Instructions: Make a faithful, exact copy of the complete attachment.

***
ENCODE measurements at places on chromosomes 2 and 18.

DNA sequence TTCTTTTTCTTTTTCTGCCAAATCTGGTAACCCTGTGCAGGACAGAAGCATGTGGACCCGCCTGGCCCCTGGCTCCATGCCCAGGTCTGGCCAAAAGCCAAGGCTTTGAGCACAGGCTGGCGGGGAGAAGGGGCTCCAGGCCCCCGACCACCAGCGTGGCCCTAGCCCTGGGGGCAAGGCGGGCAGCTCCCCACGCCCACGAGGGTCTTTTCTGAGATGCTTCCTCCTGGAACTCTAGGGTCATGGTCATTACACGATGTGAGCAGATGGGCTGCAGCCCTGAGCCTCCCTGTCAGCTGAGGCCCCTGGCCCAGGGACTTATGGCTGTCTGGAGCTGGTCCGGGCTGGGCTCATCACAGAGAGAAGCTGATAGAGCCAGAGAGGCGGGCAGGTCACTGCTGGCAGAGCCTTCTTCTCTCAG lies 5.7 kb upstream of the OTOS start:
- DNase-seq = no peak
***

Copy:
ENCODE measurements at places on chromosomes 2 and 18.

DNA sequence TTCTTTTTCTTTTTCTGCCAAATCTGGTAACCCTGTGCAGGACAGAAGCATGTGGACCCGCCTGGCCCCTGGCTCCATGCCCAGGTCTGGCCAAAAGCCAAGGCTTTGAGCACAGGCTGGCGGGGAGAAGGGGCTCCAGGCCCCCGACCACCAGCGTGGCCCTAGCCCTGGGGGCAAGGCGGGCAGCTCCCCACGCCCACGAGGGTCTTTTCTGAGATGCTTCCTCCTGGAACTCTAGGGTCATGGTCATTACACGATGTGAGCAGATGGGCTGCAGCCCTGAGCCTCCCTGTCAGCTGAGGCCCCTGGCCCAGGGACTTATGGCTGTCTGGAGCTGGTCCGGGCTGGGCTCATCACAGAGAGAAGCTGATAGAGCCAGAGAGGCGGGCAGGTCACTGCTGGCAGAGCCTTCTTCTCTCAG lies 5.7 kb upstream of the OTOS start:
- DNase-seq = no peak